Social biologists have long noted the existence of gender differences in human sexual behavior. The differences include not only physiological functions, but behavioral, social, and cognitive elements. These include behaviors ranging from copulation to maternal care (Eibl-Eibesfeldt, 1989). Miller (1986), in her book, Toward a New Psychology of Women, identifies psychological differences between men and women. Chodorow (1978) believes that, at least in our society, gender differences are learned soon after infancy as a result of the child's intimate relationship with the mother. During infancy it is the mother who is at the child's side, providing love, comfort, and security. Other research supports the belief that there are meaningful and significant psychological differences between the sexes (Belenky, Clenchy, Goldberger, & Tarule 1986; Bernard, 1981; Chodorow, 1978; Jensen, McGhie & Jensen 1991; Jensen & Towle 1991; Noddings, 1984; Offen, 1988; Rossi, 1977; Stimpson, Jensen, & Neff 1992; Stimpson, Neff, & Jensen 1991). These psychological differences have direct implications for sexual attitudes, values, motivation, and behavior.
Hill and Lynch (1983) have proposed the "gender intensification hypothesis" in which opposite-sex role behavior which was tolerable during childhood is no longer acceptable during adolescence. During adolescence appropriate gender behavior is required and would apply to sexual motivation and behavior. For adolescents, sex-appropriate behavior for both males and females is imposed as one is socialized. A series of events occur which change the course of development for females--courtship, pregnancy, childbirth, and nurturing.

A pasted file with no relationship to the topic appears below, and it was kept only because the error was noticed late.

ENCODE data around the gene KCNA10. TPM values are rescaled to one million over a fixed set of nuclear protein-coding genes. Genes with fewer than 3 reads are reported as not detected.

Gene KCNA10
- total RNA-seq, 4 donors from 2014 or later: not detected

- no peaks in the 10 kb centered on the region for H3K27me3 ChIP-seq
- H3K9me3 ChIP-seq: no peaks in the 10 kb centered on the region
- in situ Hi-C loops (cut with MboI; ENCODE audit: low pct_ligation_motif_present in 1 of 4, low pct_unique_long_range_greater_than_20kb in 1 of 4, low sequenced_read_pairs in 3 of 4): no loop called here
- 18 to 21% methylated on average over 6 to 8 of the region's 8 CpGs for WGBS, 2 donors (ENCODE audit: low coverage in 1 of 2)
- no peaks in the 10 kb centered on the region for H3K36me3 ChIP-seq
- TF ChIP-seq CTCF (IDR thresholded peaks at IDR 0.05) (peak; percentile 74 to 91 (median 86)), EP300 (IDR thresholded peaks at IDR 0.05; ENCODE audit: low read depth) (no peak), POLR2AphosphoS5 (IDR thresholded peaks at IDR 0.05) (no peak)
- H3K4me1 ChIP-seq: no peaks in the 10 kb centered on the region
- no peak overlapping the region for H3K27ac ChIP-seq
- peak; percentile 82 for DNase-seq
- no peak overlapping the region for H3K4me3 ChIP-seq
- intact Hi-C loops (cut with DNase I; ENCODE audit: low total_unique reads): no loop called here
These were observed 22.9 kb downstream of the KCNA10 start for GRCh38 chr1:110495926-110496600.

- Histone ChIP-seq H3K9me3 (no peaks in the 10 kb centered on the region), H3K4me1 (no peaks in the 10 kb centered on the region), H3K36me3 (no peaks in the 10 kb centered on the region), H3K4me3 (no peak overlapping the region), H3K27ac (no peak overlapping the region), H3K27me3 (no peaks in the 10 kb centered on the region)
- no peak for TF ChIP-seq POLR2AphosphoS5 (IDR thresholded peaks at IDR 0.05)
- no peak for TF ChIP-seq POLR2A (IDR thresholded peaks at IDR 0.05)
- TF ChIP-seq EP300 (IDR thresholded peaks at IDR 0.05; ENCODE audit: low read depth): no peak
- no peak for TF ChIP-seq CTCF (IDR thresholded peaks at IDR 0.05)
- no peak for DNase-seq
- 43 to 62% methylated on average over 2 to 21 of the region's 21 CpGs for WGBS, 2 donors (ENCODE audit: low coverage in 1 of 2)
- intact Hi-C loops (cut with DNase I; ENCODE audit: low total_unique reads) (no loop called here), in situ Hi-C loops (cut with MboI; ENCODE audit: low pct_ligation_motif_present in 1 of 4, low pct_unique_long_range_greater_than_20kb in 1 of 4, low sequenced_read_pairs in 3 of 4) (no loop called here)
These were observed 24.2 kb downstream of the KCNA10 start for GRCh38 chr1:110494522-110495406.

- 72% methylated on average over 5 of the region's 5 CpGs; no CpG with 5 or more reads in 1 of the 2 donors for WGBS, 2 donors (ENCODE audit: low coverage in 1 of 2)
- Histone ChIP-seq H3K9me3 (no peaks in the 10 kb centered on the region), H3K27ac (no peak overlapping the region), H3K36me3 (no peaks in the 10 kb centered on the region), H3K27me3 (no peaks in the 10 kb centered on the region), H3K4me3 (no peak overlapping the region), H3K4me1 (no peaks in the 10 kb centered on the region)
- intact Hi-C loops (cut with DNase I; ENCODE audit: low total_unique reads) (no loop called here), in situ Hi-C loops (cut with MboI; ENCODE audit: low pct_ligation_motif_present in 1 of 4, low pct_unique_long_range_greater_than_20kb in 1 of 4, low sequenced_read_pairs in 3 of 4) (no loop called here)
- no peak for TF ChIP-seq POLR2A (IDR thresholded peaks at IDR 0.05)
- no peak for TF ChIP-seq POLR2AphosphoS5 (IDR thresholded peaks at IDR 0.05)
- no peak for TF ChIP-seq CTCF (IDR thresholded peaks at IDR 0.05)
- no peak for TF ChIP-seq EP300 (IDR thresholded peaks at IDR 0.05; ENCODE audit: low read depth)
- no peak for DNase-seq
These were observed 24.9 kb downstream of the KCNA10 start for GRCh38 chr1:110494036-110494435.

Some research on sexuality has focused on similarities between the sexes. For example, Masters and Johnson argued for similarity in motivation and behavior, and the current political climate emphasizes the equalities and similarities of men and women regarding sex. Irvine (1990), however, believes that these similarities have been overstated and have to do with sexual response style.
Motivation is one aspect of sexuality which has been viewed as different for males and females. Whitley (1988) concludes that women are generally sexually motivated as an expression of love, while men are motivated by sex as a source of pleasure. Similarly, Carroll, Volk, and Hyde (1985) found that women were less able to experience sexual intercourse as a physical relationship without an emotional involvement. Carroll et al. (1985) reported that "95% of their sample of college women, as compared to 40% of men, stated that emotional involvement was `always' or `most of the time' a prerequisite for having sex." On the other hand, when asked, "what would be your primary reason for refusing to have sexual intercourse with someone?" the most frequent response given by women was "not enough love/commitment," while the men's most frequent response was "never given the opportunity."
Likewise, Lords (1991) reported that more females than males reported abstaining from sexual activity for the following reasons: religious beliefs, sex not a very smart thing to do, fear of unwanted pregnancy, not feeling comfortable doing it, feeling that it is morally wrong, feeling of unreadiness, fear of disappointing parents, and fear of being taken advantage of. On the other hand, men's responses regarding reasons for not having sex exceeded those of women in only one area--lack of opportunity.
There is a general consensus in the research that males are more sexually active in contemporary society and hold more permissive sexual attitudes, but little has been noted regarding the possible causes or implications of this finding. One possibility can be found in the recent writings of feminists who emphasize that women live in a different world (Bernard, 1981; Gilligan, 1982; Miller, 1986; Noddings, 1988) and that women perceive the world in terms of relationships and closeness, whereas men attach more importance to individuality and are more impersonal. …